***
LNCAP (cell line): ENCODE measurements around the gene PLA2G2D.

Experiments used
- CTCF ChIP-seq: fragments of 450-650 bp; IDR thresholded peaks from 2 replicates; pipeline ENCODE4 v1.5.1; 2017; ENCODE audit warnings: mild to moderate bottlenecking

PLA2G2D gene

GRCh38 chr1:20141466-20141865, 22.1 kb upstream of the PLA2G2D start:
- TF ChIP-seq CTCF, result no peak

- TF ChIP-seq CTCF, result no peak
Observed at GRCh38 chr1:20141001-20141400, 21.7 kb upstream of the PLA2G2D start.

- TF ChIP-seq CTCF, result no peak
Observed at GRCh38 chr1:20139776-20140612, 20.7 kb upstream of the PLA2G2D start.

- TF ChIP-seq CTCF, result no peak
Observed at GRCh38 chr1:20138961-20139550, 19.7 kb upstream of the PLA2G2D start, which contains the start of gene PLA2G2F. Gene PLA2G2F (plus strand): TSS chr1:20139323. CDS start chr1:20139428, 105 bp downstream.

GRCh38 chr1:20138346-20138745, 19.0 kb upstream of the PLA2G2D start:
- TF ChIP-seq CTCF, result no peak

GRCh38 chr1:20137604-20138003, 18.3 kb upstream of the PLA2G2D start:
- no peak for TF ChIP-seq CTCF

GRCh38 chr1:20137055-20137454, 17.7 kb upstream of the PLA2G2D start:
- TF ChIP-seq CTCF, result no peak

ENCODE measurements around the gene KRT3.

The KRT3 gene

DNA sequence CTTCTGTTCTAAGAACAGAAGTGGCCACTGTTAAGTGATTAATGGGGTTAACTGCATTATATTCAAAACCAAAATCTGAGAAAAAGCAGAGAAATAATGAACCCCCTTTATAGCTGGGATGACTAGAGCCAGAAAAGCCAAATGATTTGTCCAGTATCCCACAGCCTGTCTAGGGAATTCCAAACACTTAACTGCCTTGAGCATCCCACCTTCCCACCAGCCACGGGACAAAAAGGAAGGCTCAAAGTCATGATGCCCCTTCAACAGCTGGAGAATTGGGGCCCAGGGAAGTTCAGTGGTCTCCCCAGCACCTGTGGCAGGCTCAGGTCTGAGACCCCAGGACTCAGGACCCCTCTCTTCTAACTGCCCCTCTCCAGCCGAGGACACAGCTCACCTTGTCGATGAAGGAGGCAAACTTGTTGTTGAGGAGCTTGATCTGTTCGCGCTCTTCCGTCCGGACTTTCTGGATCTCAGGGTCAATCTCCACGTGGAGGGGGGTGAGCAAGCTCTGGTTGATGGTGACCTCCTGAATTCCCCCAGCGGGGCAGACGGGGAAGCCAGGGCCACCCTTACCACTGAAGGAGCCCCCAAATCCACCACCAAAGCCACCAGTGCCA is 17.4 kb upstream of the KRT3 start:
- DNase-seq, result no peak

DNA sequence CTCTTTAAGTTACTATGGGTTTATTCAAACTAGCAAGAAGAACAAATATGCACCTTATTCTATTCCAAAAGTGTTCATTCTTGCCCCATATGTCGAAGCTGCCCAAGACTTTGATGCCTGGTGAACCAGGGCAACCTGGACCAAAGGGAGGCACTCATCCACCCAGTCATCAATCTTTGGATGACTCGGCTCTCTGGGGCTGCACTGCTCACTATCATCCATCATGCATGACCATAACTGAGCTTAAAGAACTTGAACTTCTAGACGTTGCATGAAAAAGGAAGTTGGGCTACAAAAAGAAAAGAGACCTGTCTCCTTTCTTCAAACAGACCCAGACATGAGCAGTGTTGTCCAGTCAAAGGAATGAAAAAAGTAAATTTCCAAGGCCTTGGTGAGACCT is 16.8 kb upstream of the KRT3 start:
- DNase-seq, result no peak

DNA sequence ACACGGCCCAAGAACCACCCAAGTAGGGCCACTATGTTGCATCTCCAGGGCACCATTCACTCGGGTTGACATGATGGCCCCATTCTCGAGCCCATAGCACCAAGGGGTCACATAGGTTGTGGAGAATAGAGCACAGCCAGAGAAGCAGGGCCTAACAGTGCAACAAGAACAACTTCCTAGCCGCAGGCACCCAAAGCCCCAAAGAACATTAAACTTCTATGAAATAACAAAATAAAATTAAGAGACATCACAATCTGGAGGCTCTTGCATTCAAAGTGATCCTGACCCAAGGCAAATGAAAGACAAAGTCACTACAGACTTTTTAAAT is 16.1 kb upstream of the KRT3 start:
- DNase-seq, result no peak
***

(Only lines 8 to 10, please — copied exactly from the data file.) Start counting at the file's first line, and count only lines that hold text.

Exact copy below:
Observed at GRCh38 chr1:20141001-20141400, 21.7 kb upstream of the PLA2G2D start.

- TF ChIP-seq CTCF, result no peak
Observed at GRCh38 chr1:20139776-20140612, 20.7 kb upstream of the PLA2G2D start.